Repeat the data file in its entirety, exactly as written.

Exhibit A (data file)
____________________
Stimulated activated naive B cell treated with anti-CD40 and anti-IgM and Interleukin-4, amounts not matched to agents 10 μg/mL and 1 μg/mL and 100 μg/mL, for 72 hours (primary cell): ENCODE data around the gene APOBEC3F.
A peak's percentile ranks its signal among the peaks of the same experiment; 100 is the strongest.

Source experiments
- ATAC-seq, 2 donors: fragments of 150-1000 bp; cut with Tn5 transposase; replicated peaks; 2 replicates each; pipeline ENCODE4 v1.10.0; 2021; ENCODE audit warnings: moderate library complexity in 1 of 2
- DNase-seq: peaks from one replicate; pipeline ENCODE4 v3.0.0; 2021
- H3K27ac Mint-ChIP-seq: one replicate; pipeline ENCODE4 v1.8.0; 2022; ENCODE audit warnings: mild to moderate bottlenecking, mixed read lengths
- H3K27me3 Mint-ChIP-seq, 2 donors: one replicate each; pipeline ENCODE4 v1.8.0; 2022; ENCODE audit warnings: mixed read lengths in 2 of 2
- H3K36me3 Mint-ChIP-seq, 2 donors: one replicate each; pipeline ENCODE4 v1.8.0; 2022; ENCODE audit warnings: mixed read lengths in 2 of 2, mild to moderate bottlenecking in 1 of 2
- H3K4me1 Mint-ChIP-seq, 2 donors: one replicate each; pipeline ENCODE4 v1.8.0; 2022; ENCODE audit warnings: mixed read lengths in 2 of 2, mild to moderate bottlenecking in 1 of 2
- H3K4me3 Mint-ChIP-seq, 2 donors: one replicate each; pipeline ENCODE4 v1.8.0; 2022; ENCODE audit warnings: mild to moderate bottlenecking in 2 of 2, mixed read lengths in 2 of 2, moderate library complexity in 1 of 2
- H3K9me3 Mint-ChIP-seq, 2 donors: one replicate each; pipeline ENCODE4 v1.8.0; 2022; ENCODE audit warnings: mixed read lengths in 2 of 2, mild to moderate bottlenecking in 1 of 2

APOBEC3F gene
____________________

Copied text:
Stimulated activated naive B cell treated with anti-CD40 and anti-IgM and Interleukin-4, amounts not matched to agents 10 μg/mL and 1 μg/mL and 100 μg/mL, for 72 hours (primary cell): ENCODE data around the gene APOBEC3F.
A peak's percentile ranks its signal among the peaks of the same experiment; 100 is the strongest.

Source experiments
- ATAC-seq, 2 donors: fragments of 150-1000 bp; cut with Tn5 transposase; replicated peaks; 2 replicates each; pipeline ENCODE4 v1.10.0; 2021; ENCODE audit warnings: moderate library complexity in 1 of 2
- DNase-seq: peaks from one replicate; pipeline ENCODE4 v3.0.0; 2021
- H3K27ac Mint-ChIP-seq: one replicate; pipeline ENCODE4 v1.8.0; 2022; ENCODE audit warnings: mild to moderate bottlenecking, mixed read lengths
- H3K27me3 Mint-ChIP-seq, 2 donors: one replicate each; pipeline ENCODE4 v1.8.0; 2022; ENCODE audit warnings: mixed read lengths in 2 of 2
- H3K36me3 Mint-ChIP-seq, 2 donors: one replicate each; pipeline ENCODE4 v1.8.0; 2022; ENCODE audit warnings: mixed read lengths in 2 of 2, mild to moderate bottlenecking in 1 of 2
- H3K4me1 Mint-ChIP-seq, 2 donors: one replicate each; pipeline ENCODE4 v1.8.0; 2022; ENCODE audit warnings: mixed read lengths in 2 of 2, mild to moderate bottlenecking in 1 of 2
- H3K4me3 Mint-ChIP-seq, 2 donors: one replicate each; pipeline ENCODE4 v1.8.0; 2022; ENCODE audit warnings: mild to moderate bottlenecking in 2 of 2, mixed read lengths in 2 of 2, moderate library complexity in 1 of 2
- H3K9me3 Mint-ChIP-seq, 2 donors: one replicate each; pipeline ENCODE4 v1.8.0; 2022; ENCODE audit warnings: mixed read lengths in 2 of 2, mild to moderate bottlenecking in 1 of 2

APOBEC3F gene